In December, Dane Best, a 9-year-old boy in a small Colorado town, convinced local legislators to overturn a century-old law banning snowball fights. He and his classmates wrote letters, and he presented his arguments at the town board meeting. Dane engaged in civic action, and he prevailed.
The importance of teaching civics in innovative and experiential ways is evident for middle and high school students. Teachers construct new, action-oriented ways to teach civics, and several states have enacted laws to beef up civics, or have made its study a graduation requirement. But participation in our democracy is ripe with possibility for younger children too.
There are a variety of ways that elementary teachers can bring civics concepts into the classroom.
ASK, “WHAT DO I BELIEVE?”
Provide students with an opportunity to identify issues they care about and help them research the topic and reflect on what they can do about it.
Discussing the concepts of fair and unfair engages young children quickly. Address current events that impact young people, or talk about a school or classroom rule that students want to change. Brainstorming about school or classroom rules is a way to encourage students to consider what they believe and why.
Lead students in a process to identify solutions by first defining the problem and then coming up with a list of possible ideas to resolve it. Test out those solutions (“Would this work? Can we do it?”) and choose one to try.
MAKE A SPEECH
After students identify issues that are important to them, they can deliver speeches about those issues. Speech writing and delivery can meet academic goals with practice in written and verbal expression and making arguments. At the same time, writing a speech helps students discover their passion and voice.
For example, Mikva Challenge’s Project Soapbox asks students to identify a topic and create a two-minute speech about it. The Kid President series offers another example of how young students might create speeches.
Start with an opinion continuum, where you ask children to express their opinions about a current event topic. (“Should kids be allowed to sit where they want at lunch?”)
Have students position themselves along the continuum (agree, disagree, not sure) and talk with each other.
Ask students to write three sentences about why they are standing where they are. Younger students can share their answers aloud.
Turn each of the three points into a few sentences that they practice with each other. These sentences become the foundation for their speech.
After writing and delivering their speeches, students can have discussions with each other about their positions and explore areas of agreement and disagreement. This sets the foundation for civil discourse, a central component of discussing controversial issues.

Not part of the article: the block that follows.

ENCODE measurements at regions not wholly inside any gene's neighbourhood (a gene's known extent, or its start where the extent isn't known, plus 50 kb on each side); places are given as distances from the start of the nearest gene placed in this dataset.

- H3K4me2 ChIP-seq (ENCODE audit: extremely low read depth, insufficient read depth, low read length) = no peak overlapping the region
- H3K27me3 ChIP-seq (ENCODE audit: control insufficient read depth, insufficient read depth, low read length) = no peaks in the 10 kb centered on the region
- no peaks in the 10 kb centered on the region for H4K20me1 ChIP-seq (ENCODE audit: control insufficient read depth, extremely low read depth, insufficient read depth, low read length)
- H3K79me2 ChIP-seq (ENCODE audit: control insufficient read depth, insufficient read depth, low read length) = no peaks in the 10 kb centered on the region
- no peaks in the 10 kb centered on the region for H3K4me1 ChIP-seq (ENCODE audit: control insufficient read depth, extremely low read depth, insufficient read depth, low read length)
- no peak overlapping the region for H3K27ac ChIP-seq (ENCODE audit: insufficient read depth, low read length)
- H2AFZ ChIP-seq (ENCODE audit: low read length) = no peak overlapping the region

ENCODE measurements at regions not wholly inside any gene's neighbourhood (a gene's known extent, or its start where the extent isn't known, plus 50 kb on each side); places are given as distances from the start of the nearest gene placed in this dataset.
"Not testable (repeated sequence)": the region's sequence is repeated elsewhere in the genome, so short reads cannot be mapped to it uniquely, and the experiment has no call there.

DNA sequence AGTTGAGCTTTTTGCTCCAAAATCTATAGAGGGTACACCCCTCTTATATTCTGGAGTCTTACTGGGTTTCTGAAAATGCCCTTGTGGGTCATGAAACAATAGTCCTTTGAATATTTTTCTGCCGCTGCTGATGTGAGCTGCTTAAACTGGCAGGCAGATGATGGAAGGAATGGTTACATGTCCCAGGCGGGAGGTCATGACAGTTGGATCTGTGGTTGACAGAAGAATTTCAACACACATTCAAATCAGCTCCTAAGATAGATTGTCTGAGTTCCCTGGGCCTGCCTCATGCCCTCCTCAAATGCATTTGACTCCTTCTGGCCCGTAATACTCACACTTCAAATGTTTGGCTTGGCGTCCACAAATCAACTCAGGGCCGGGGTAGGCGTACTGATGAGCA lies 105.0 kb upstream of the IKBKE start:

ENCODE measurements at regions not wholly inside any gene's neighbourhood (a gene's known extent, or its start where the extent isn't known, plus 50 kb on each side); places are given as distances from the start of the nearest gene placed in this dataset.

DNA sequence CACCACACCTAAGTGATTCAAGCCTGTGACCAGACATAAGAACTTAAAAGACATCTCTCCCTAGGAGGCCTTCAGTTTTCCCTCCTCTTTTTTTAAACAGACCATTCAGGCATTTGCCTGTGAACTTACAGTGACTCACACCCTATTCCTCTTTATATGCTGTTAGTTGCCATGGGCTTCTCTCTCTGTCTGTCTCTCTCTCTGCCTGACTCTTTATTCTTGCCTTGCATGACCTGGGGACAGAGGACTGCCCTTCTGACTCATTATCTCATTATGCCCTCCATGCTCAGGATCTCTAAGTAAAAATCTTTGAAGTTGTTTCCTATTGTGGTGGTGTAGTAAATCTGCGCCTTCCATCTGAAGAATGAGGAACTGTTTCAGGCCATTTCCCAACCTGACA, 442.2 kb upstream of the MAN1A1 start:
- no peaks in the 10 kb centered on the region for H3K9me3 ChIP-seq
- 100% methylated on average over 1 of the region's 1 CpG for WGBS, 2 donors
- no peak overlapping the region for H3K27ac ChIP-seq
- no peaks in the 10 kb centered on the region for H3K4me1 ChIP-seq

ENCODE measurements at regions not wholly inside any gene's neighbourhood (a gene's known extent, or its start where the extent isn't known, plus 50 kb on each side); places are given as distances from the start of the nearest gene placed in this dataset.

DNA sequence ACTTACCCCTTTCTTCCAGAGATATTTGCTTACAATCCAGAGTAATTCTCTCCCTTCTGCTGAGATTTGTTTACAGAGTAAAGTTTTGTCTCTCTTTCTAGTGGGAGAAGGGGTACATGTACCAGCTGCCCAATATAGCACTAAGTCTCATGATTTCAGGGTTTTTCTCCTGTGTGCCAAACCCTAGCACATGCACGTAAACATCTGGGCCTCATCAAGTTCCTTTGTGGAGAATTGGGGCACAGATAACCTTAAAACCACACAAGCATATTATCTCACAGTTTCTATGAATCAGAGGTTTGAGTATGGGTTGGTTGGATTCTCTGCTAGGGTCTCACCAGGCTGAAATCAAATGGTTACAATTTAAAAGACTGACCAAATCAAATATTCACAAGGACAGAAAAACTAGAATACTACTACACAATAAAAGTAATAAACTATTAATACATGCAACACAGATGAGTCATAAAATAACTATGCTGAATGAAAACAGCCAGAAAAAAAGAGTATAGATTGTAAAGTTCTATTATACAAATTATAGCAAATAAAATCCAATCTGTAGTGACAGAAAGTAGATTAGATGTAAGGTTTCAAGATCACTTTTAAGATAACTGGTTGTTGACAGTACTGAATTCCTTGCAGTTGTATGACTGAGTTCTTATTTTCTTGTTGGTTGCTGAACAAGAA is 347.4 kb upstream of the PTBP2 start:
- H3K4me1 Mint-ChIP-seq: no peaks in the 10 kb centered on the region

BRING ELECTIONS TO LIFE
Use mock and real elections to teach students about the electoral process. Expand on a school’s student elections by using some key elements from real elections, such as:
Holding a primary preceding the election and having students write and deliver speeches.
Holding debates between candidates.
Having students act as reporters and write articles about the candidates.
Having candidates create campaign ads that other students assess.
These activities not only make the elections more rigorous and real, but also serve to diminish the risk of the election being a popularity contest.
There are many excellent children’s books that encourage civic engagement with the goal of improving society. Books like Grace for President highlight civic actions. Through the eyes of an elderly African American woman and her ancestors, we see the history of voting rights and the way that activism made a difference in Lillian’s Right to Vote. Dave Eggers’s book What Can a Citizen Do? gives simple actions children can take to engage in their communities.
Useful books do not need to focus exclusively on civic action; children can also learn from books centered around issues they care about. For example, Dreamers is a beautiful book that explains the value and opportunity of immigration in a way children can understand. Separate Is Never Equal traces the real-life story of a girl who wasn’t allowed to go to school because she was Mexican. As a result, her family was involved in a lawsuit that helped end school segregation in California.
After students reflect on and explore issues they care about using some of these strategies, they may want to take action. Deciding on actions that are the right size for the particular age group is key. Project-based learning can engage the class in a project that takes action on an issue that’s important to them.
Children will carry civics lessons into adulthood—their impact can last a lifetime. The takeaways are not only about government and democracy but also how we treat one another, communicate, instill empathy, and fight for justice. If we impart those values when children are young, they can use them to improve their community, society, and world.